The interesting thing here is that we see in Carmela the dilemma and confrontation that faces so many parents who have aspirations for their children. In theory, clearly many people want their children to do better than them, to achieve beyond their achievements, to move in different social circles. In Australia over the last 20 years in particular, that aspirational idea has been a particularly significant aspect of political rhetoric, and particularly that which dominated the Howard government. It has led to the expansion of the university sector and the growing number of law students in particular. It has also driven policy around funding for private schools and the increasing drift away from public schooling to private schooling.

And while the result of this upward educational mobility for children no doubt results in a lot of pride, it must also, sometimes, be threatening. Better education will increase the child’s earning capacity and social capacity, but some parents must worry that this better education may result in children thinking that they are smarter, or possibly that they might even be smarter than them. This is obviously challenging to the authority of a parent who is used to being the one who is in charge, who knows best. The idea that children might move in different or more elevated social circles would also represent a similar challenge to parents. While the idea of one’s children being better than oneself seems to be a fine ideal, the reality of it could be confronting.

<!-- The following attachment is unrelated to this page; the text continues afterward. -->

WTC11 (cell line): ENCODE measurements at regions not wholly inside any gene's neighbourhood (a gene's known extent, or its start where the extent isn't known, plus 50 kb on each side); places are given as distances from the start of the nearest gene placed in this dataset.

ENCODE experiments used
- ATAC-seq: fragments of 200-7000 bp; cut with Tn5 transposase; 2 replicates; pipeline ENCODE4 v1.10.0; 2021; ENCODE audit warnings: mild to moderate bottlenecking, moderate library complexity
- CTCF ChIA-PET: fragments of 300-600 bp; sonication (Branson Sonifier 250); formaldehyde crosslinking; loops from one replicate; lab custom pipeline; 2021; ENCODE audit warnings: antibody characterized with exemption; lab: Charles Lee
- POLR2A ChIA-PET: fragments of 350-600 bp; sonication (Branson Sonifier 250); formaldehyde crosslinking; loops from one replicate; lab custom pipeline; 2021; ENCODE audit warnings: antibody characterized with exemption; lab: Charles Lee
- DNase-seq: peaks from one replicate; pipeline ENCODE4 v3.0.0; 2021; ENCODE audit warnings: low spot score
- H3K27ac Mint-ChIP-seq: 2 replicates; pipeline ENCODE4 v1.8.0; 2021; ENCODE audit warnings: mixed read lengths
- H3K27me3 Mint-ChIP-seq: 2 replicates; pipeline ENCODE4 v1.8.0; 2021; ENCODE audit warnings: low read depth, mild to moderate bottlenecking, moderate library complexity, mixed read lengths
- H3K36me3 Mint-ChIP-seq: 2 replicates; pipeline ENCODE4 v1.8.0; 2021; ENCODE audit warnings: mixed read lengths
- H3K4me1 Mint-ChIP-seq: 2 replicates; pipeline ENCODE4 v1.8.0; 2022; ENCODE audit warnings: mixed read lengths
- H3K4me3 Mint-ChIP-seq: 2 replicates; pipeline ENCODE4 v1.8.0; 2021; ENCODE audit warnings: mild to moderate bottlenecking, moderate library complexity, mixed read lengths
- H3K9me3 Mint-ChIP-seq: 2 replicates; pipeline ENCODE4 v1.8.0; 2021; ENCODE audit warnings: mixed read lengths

For Carmela, these feelings are clearly coupled with jealousy over her daughter’s youth, freedom and new love, but at the same time the knowledge of her financial dependence on the family. her frustration with her life leads her to lash out at the person she would rather be, with anger,  jealousy, bitterness and fear. At the same time Meadow begins to tease together an idea of what is is that might actually be bugging her mother.